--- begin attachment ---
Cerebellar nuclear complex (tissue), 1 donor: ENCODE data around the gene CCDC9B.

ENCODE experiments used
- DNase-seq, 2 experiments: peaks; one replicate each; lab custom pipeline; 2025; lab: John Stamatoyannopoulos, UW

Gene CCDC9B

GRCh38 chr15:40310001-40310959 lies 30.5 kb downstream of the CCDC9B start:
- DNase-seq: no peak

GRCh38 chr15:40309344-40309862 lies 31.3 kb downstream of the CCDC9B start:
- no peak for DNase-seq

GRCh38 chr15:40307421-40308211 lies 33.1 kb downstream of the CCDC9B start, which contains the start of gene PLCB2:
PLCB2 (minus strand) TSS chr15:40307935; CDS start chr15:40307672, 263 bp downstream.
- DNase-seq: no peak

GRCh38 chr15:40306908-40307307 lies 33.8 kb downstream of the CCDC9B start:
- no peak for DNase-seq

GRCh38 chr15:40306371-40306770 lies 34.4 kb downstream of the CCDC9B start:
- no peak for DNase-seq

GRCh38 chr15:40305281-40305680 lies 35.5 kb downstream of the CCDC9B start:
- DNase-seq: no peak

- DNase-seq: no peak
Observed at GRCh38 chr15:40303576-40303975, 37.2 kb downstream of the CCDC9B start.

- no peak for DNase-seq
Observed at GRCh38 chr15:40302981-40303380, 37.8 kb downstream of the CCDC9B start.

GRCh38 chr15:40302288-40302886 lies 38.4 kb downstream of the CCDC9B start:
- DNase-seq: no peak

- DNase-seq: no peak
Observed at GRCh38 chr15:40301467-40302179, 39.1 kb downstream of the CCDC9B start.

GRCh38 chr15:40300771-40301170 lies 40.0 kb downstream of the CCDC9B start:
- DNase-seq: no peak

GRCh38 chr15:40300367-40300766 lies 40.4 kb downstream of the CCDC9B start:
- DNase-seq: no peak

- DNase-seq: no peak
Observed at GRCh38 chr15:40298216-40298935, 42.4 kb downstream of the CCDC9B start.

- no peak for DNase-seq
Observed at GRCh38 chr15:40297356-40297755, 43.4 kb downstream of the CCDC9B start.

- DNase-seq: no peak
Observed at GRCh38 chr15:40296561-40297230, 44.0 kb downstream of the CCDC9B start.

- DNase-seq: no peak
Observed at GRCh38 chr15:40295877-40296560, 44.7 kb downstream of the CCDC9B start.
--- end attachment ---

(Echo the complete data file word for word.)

Cerebellar nuclear complex (tissue), 1 donor: ENCODE data around the gene CCDC9B.

ENCODE experiments used
- DNase-seq, 2 experiments: peaks; one replicate each; lab custom pipeline; 2025; lab: John Stamatoyannopoulos, UW

Gene CCDC9B

GRCh38 chr15:40310001-40310959 lies 30.5 kb downstream of the CCDC9B start:
- DNase-seq: no peak

GRCh38 chr15:40309344-40309862 lies 31.3 kb downstream of the CCDC9B start:
- no peak for DNase-seq

GRCh38 chr15:40307421-40308211 lies 33.1 kb downstream of the CCDC9B start, which contains the start of gene PLCB2:
PLCB2 (minus strand) TSS chr15:40307935; CDS start chr15:40307672, 263 bp downstream.
- DNase-seq: no peak

GRCh38 chr15:40306908-40307307 lies 33.8 kb downstream of the CCDC9B start:
- no peak for DNase-seq

GRCh38 chr15:40306371-40306770 lies 34.4 kb downstream of the CCDC9B start:
- no peak for DNase-seq

GRCh38 chr15:40305281-40305680 lies 35.5 kb downstream of the CCDC9B start:
- DNase-seq: no peak

- DNase-seq: no peak
Observed at GRCh38 chr15:40303576-40303975, 37.2 kb downstream of the CCDC9B start.

- no peak for DNase-seq
Observed at GRCh38 chr15:40302981-40303380, 37.8 kb downstream of the CCDC9B start.

GRCh38 chr15:40302288-40302886 lies 38.4 kb downstream of the CCDC9B start:
- DNase-seq: no peak

- DNase-seq: no peak
Observed at GRCh38 chr15:40301467-40302179, 39.1 kb downstream of the CCDC9B start.

GRCh38 chr15:40300771-40301170 lies 40.0 kb downstream of the CCDC9B start:
- DNase-seq: no peak

GRCh38 chr15:40300367-40300766 lies 40.4 kb downstream of the CCDC9B start:
- DNase-seq: no peak

- DNase-seq: no peak
Observed at GRCh38 chr15:40298216-40298935, 42.4 kb downstream of the CCDC9B start.

- no peak for DNase-seq
Observed at GRCh38 chr15:40297356-40297755, 43.4 kb downstream of the CCDC9B start.

- DNase-seq: no peak
Observed at GRCh38 chr15:40296561-40297230, 44.0 kb downstream of the CCDC9B start.

- DNase-seq: no peak
Observed at GRCh38 chr15:40295877-40296560, 44.7 kb downstream of the CCDC9B start.